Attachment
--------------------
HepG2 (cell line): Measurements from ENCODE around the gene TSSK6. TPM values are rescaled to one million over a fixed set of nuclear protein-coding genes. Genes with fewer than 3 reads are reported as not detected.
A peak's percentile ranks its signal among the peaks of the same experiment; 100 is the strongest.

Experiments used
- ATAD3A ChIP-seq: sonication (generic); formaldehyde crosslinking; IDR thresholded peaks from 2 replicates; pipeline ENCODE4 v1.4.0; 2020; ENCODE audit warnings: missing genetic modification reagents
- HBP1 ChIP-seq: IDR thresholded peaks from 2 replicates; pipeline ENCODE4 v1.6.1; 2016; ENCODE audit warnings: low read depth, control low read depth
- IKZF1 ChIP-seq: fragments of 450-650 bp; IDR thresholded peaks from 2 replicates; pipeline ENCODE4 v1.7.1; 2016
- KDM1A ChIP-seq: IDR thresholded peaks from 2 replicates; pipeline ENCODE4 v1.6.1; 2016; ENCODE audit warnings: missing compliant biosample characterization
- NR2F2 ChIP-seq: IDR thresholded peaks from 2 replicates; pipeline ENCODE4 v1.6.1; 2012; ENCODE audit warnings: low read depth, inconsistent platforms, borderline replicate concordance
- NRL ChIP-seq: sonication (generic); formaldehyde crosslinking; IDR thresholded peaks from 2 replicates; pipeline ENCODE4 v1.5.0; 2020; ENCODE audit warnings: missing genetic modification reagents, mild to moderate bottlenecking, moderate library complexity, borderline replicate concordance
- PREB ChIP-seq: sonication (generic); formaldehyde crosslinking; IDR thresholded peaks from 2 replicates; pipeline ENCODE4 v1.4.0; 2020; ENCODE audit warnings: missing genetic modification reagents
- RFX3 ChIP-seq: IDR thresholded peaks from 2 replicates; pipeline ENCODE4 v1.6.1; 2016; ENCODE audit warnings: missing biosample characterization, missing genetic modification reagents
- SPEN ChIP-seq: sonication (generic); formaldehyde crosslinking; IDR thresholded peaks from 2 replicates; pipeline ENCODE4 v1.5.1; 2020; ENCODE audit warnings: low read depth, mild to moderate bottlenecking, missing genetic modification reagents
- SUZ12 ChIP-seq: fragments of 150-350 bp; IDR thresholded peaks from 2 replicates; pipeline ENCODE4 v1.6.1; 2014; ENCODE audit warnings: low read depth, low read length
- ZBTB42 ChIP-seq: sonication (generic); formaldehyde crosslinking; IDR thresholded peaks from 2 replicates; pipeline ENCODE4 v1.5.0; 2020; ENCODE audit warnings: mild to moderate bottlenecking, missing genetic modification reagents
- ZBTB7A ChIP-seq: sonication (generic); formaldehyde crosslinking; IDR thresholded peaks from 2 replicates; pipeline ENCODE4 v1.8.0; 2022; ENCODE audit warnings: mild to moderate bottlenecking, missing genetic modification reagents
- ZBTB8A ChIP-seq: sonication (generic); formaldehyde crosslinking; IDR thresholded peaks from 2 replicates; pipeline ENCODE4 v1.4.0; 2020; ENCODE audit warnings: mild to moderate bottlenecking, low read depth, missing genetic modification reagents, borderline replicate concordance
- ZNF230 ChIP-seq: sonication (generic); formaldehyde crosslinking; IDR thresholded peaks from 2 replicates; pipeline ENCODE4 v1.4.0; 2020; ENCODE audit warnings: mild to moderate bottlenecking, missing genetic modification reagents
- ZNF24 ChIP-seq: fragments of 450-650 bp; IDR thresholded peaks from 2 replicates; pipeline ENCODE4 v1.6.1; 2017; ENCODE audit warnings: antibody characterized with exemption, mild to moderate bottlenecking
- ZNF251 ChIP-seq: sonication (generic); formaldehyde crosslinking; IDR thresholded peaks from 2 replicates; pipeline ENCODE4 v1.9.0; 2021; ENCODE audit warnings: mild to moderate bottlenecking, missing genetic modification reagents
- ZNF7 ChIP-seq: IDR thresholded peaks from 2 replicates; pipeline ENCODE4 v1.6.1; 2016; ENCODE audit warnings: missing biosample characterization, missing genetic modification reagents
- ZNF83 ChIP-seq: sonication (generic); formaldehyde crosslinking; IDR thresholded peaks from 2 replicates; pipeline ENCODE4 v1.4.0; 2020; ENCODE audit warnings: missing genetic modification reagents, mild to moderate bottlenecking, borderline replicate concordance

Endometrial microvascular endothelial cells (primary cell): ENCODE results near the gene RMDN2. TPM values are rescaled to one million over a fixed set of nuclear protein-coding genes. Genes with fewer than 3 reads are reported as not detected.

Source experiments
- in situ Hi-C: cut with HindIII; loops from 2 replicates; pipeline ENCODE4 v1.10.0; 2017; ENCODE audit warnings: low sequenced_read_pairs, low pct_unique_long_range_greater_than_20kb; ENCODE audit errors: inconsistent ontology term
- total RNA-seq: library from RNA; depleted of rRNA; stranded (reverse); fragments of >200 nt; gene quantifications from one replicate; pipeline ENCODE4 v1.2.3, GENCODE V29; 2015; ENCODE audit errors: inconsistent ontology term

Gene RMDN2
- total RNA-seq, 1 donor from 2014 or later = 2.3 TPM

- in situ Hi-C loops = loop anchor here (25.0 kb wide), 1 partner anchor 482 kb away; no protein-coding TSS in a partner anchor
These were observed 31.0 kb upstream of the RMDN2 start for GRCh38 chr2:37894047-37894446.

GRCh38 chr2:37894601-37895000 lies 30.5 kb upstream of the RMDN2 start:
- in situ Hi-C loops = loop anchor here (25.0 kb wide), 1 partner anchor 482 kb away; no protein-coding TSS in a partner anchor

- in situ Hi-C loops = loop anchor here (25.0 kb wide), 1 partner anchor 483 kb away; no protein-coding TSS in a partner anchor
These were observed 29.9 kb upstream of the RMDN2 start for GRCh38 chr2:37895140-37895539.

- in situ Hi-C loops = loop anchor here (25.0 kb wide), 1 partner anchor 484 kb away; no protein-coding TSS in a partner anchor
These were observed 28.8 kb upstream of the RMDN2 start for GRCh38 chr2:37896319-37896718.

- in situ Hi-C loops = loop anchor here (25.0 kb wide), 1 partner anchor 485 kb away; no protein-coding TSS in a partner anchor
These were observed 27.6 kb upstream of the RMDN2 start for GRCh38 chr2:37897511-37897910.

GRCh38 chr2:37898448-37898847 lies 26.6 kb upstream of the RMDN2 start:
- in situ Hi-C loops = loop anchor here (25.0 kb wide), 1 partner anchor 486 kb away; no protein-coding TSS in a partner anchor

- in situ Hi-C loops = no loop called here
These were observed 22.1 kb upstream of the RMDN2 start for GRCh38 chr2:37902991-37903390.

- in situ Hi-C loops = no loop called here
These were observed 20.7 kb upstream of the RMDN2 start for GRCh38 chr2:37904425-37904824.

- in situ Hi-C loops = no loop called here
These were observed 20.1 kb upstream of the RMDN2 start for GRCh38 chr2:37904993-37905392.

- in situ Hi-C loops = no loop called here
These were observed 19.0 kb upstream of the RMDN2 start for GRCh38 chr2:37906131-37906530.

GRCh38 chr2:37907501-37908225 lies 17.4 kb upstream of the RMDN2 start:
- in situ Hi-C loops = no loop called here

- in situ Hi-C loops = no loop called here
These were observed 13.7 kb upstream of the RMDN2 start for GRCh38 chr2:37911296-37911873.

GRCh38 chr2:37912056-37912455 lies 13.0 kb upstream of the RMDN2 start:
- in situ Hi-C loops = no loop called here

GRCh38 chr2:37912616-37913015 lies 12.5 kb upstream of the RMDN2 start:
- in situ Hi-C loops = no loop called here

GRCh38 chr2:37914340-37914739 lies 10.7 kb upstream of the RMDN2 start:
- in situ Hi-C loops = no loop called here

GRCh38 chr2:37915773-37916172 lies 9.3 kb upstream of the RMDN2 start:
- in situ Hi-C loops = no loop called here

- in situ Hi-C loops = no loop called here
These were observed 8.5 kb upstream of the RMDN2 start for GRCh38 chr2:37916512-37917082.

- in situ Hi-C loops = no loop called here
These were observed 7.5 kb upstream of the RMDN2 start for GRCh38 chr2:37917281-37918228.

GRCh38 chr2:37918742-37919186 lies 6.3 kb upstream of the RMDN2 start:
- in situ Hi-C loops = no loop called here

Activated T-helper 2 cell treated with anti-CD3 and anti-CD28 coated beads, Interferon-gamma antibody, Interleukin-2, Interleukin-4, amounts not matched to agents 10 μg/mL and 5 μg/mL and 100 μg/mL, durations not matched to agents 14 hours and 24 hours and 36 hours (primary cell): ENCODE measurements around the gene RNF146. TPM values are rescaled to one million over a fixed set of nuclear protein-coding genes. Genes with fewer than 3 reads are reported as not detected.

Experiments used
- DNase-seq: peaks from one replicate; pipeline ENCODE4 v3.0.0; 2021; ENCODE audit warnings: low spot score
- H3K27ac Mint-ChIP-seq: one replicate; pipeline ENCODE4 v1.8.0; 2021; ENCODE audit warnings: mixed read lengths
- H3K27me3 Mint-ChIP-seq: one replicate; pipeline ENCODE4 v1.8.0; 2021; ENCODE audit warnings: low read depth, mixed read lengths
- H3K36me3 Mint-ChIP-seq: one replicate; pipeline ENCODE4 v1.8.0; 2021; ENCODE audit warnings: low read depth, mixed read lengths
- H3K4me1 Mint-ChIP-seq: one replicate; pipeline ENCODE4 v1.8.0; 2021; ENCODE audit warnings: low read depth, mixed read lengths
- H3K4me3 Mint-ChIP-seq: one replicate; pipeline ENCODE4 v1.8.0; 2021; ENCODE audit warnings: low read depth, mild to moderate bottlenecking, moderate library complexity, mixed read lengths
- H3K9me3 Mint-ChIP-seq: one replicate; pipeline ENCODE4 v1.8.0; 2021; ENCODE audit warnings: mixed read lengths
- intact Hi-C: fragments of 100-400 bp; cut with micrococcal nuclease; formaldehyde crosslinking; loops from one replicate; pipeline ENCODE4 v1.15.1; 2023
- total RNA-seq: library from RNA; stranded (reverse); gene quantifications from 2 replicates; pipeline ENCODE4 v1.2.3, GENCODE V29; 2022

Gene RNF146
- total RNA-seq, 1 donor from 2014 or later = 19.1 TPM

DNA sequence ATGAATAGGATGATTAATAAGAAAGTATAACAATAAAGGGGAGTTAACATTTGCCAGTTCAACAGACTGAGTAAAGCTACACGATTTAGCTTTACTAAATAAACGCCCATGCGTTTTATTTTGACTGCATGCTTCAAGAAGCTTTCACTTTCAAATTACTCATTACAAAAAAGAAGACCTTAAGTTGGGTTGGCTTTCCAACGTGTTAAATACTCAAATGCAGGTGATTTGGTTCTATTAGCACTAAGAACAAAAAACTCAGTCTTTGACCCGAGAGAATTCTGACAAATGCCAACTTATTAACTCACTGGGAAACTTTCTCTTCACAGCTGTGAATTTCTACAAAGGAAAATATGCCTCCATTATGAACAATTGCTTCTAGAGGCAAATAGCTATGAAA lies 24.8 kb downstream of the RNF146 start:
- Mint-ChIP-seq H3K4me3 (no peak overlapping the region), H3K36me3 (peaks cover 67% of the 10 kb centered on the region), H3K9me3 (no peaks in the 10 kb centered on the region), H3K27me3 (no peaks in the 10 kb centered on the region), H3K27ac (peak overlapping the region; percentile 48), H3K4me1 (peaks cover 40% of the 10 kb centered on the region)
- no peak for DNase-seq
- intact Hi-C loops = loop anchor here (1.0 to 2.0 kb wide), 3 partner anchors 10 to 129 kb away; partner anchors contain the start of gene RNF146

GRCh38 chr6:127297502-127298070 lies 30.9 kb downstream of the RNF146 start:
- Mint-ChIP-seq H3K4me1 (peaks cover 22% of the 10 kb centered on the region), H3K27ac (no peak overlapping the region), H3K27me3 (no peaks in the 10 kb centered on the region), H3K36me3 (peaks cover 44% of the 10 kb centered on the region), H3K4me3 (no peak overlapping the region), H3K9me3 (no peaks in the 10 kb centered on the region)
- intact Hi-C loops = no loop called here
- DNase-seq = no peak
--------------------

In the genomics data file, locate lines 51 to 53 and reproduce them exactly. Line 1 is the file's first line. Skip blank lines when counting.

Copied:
These were observed 13.7 kb upstream of the RMDN2 start for GRCh38 chr2:37911296-37911873.

GRCh38 chr2:37912056-37912455 lies 13.0 kb upstream of the RMDN2 start:
- in situ Hi-C loops = no loop called here